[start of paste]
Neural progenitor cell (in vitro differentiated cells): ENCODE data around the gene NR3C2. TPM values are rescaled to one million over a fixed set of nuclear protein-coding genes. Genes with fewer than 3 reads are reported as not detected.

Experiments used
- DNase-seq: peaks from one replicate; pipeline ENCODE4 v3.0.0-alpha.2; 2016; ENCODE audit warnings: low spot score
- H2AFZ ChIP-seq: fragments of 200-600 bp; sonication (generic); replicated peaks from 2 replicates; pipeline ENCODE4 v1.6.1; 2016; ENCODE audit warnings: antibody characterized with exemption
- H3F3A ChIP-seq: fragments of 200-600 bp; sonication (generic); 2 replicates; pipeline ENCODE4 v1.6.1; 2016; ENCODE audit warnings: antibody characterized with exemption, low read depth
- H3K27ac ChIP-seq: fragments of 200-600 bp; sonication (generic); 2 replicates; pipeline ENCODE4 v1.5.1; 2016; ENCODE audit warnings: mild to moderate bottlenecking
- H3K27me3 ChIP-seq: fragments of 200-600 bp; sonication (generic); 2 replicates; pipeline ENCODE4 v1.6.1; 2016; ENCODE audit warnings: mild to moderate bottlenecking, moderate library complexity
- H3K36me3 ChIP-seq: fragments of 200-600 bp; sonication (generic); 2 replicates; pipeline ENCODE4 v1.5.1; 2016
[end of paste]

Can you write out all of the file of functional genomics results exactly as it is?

Neural progenitor cell (in vitro differentiated cells): ENCODE data around the gene NR3C2. TPM values are rescaled to one million over a fixed set of nuclear protein-coding genes. Genes with fewer than 3 reads are reported as not detected.

Experiments used
- DNase-seq: peaks from one replicate; pipeline ENCODE4 v3.0.0-alpha.2; 2016; ENCODE audit warnings: low spot score
- H2AFZ ChIP-seq: fragments of 200-600 bp; sonication (generic); replicated peaks from 2 replicates; pipeline ENCODE4 v1.6.1; 2016; ENCODE audit warnings: antibody characterized with exemption
- H3F3A ChIP-seq: fragments of 200-600 bp; sonication (generic); 2 replicates; pipeline ENCODE4 v1.6.1; 2016; ENCODE audit warnings: antibody characterized with exemption, low read depth
- H3K27ac ChIP-seq: fragments of 200-600 bp; sonication (generic); 2 replicates; pipeline ENCODE4 v1.5.1; 2016; ENCODE audit warnings: mild to moderate bottlenecking
- H3K27me3 ChIP-seq: fragments of 200-600 bp; sonication (generic); 2 replicates; pipeline ENCODE4 v1.6.1; 2016; ENCODE audit warnings: mild to moderate bottlenecking, moderate library complexity
- H3K36me3 ChIP-seq: fragments of 200-600 bp; sonication (generic); 2 replicates; pipeline ENCODE4 v1.5.1; 2016